UK BAME communities suffering (once again) institutional racism during Covid-19

Updated: Jul 7, 2020

The overwhelming impact Covid-19 is having on BAME people (black and minority ethnic communities) has magnified institutional racism in the UK. A report recently published on “Good Morning Britain” confirmed that 72% of all NHS and social care workers who have died from Covid-19 are from BAME backgrounds. This is despite BAME workers making up 44% of NHS medical staff, according to another analysis carried out by Sky News.

Barriers to BAME communities to access quality care in the NHS are still very prominent. Experiences of discriminatory acts within the healthcare system across all areas of expertise, and in particular in maternity, mental health, and cancer care are commonplace. Charging for overseas visitors to the NHS also plays a significant role in creating an adverse environment for BAME people trying to access care.

Lawyer and activist Dr Shola Mos-Shogbamimu declared that there is a direct link between health inequality and what is going on in the UK.

She stated: “Undoubtedly, the disproportionate rise in deaths among black and minority groups has magnified enduring structural inequalities that BAME people always face. This is an institutional form of racism in the country.”

Ashamedly, UK BAME communities still rank poorly in socio-economic indicators of poverty and deprivation, an outcome of long-standing institutional racism in government policies relating to immigration, housing, criminal justice, and social welfare support.

“This imposes social and economic handicaps that worsen BAME exposure to the virus. We are talking about a discriminatory outcome. When we talk about socio-economic drawbacks that includes -but is not limited to- the fact that BAME people are placed in uncertain or low-paid jobs or have an increased prospect of experiencing poverty. And there is a direct relationship between health inequalities and what is going on currently.”

Dr Mos-Shogbamimu further added that BAME workers have “no choice but to go out and work to make sure they have food, transportation, healthcare, and social care, putting themselves at greater risk”.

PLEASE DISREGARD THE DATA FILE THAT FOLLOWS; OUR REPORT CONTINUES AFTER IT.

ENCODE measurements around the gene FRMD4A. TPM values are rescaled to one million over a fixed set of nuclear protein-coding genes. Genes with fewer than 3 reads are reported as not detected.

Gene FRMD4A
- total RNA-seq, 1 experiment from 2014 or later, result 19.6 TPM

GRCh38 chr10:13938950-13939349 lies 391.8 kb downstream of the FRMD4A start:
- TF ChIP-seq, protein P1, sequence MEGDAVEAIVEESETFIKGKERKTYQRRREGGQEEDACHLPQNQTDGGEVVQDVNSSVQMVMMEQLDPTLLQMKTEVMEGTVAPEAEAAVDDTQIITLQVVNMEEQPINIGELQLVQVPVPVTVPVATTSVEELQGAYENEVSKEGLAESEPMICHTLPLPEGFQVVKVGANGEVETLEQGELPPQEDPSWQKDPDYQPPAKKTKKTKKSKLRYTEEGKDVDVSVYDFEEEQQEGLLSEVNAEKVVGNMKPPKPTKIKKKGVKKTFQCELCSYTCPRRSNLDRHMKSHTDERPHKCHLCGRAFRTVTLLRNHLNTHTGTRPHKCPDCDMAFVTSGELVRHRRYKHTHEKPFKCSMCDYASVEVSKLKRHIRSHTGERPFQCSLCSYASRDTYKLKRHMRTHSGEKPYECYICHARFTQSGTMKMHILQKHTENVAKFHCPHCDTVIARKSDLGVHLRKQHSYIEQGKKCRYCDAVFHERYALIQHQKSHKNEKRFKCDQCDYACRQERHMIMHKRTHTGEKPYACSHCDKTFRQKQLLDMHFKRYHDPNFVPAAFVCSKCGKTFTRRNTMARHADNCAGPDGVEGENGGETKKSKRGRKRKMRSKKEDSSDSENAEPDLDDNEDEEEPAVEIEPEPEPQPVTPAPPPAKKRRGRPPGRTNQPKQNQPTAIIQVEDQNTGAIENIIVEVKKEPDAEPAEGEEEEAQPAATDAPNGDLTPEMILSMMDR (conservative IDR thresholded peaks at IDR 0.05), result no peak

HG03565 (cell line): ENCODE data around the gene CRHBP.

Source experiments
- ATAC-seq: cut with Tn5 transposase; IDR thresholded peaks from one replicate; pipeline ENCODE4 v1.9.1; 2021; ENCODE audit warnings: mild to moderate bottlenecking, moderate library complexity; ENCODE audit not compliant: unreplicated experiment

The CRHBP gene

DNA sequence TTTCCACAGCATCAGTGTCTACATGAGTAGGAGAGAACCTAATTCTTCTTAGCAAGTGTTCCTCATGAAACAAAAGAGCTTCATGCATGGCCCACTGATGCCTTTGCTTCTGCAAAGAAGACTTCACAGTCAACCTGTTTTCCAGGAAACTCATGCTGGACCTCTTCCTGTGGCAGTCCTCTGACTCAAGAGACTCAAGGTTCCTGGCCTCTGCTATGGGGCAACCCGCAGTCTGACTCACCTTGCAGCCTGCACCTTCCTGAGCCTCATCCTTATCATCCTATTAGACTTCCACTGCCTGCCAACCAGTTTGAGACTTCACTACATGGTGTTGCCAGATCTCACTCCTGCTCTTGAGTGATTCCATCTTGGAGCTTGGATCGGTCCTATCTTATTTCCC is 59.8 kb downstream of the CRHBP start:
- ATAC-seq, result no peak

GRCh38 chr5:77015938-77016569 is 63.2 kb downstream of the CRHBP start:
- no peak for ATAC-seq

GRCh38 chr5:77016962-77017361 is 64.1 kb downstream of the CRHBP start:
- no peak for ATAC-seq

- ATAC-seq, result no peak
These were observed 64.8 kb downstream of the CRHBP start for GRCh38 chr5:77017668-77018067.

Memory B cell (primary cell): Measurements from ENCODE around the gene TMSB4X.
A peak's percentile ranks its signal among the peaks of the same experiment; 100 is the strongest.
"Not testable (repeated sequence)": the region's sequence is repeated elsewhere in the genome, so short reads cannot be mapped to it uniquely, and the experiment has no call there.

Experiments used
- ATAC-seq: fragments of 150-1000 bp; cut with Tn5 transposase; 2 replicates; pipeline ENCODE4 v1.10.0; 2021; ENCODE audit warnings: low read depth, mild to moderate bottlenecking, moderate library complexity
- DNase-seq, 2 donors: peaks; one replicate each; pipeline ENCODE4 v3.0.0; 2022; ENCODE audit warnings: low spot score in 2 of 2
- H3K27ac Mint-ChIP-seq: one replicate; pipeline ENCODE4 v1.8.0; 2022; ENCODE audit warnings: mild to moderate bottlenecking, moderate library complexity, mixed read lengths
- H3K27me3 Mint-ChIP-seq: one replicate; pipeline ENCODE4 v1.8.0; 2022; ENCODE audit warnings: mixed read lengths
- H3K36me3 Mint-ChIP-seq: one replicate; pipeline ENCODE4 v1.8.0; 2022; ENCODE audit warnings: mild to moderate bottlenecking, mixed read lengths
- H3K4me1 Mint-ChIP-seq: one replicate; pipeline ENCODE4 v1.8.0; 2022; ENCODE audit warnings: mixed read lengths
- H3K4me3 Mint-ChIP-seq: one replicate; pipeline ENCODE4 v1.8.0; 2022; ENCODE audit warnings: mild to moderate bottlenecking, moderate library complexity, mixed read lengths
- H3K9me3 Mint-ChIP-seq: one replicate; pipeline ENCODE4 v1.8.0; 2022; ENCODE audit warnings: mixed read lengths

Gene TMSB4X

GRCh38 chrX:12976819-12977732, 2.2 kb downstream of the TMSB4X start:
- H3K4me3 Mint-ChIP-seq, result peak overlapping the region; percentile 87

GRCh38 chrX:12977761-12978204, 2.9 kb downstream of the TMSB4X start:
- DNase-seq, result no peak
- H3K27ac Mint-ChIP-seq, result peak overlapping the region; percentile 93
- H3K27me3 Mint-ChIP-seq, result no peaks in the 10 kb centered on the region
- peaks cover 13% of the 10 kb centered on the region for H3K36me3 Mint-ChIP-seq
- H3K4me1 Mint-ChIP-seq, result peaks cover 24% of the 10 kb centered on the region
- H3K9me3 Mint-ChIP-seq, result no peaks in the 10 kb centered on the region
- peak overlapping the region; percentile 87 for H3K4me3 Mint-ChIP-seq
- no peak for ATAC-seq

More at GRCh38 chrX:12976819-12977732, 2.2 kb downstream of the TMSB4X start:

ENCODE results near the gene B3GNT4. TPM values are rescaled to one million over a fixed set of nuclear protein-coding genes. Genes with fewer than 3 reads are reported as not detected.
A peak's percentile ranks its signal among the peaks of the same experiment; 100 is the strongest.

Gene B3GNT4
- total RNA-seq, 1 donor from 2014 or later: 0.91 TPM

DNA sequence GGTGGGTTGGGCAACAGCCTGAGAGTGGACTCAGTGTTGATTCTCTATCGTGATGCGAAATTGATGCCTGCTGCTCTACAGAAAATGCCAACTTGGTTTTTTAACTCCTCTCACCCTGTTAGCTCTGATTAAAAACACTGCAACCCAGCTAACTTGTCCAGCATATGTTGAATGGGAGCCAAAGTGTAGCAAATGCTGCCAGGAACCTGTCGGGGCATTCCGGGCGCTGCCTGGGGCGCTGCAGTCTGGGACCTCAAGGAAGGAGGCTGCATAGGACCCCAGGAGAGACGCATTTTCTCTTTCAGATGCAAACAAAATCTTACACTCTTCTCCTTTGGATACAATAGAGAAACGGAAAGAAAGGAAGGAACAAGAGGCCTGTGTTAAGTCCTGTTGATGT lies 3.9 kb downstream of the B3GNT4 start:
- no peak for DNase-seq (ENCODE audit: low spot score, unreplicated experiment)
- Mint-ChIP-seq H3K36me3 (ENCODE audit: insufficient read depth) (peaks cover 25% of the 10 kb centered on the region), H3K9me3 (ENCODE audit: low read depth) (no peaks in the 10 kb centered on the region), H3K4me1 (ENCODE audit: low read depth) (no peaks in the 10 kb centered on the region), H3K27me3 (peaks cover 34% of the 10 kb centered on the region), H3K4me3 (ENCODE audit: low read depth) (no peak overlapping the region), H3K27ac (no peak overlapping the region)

Image credit United Way of King County

Studies report that BAME workers are more reliant than white people on the gig-economy or zero-hours contracts, being often in high-exposure roles that lack social and economic safety nets. Additionally, BAME communities are less able to access the proper material needed to stay safe, an exposure that has been worsened by the constant cuts over the past decade for English language classes

Dr Kamlesh Khunti, a lecturer of the University of Leicester, claimed that the reasons for this uneven effect are not clear yet, but he explained that BAME communities tend to come from lower socio-economic backgrounds, have different cultural lifestyles, and live in more multi-generational families, with more people living in the same house.

Undoubtedly, during a global health crisis like this pandemic outbreak, this is likely to have severe impacts on those already at risk.

From recent analysis, deaths from Coronavirus across Europe and China have shown people who are admitted to hospital are twice more likely to have high blood pressure, hypertension, diabetes, and cardiovascular disease.

To this regard, Dr Kamlesh Khunti said: “All of these conditions are more prevalent within the BAME community. For instance, diabetes is two to four times more prevalent in people coming from South Asian regions. Hypertension is about two to four times more common within the black population. Cardiovascular disease is 60 to 70% higher in south Asian peoples.”

Dr Chaand Nagpaul, Chair of the British Medical Association, defined the high number of coronavirus deaths as “shocking”. He affirmed: “This is the reason why we called for a review. These figures go beyond any random or normal disparity. And because these figures are so staggering, I felt it was fundamental that the Government and Public Health England investigate it to better understand why this is happening and put in place mitigations to safeguard our health and care workers who are exposed to the virus.”

To this matter, Labour MP Jonathan Ashworth a few days ago called for the Government to provide an update on the inquest into why BAME people seem to be disproportionately affected by the deadly virus.

In response, Health Secretary Matt Hancock affirmed: “We are currently investigating this issue, and I will make sure that he has a copy of the results of that investigation as soon as it has come to an end. It is a very significant piece of work.”

Nonetheless, the government will need to effectively examine their lockdown strategies and financial bailouts, beginning with understanding racial disparities.

Policies designed to protect the most vulnerable and keep our communities safe are covered with inequalities. An example? The recent domestic violence bill discounts the reality of the BAME survivors who may be migrants and who are denied recourse to public funds, consequently leaving them incapable to access safe refuges.

A starting point to reach a solution? Certainly, delegating Public Health England to monitor and release data based on ethnicity, BAME population density, and related risk factors of patients could be a place to start. Also, it is important to approach and demolish the false myth that many armchair pundits promote: a naive explanation based on genetic differences between BAME and white people.

I will never get tired to say that once this crisis blows over our attention should be on easing the worst effects of any future recession on existing racial inequalities.

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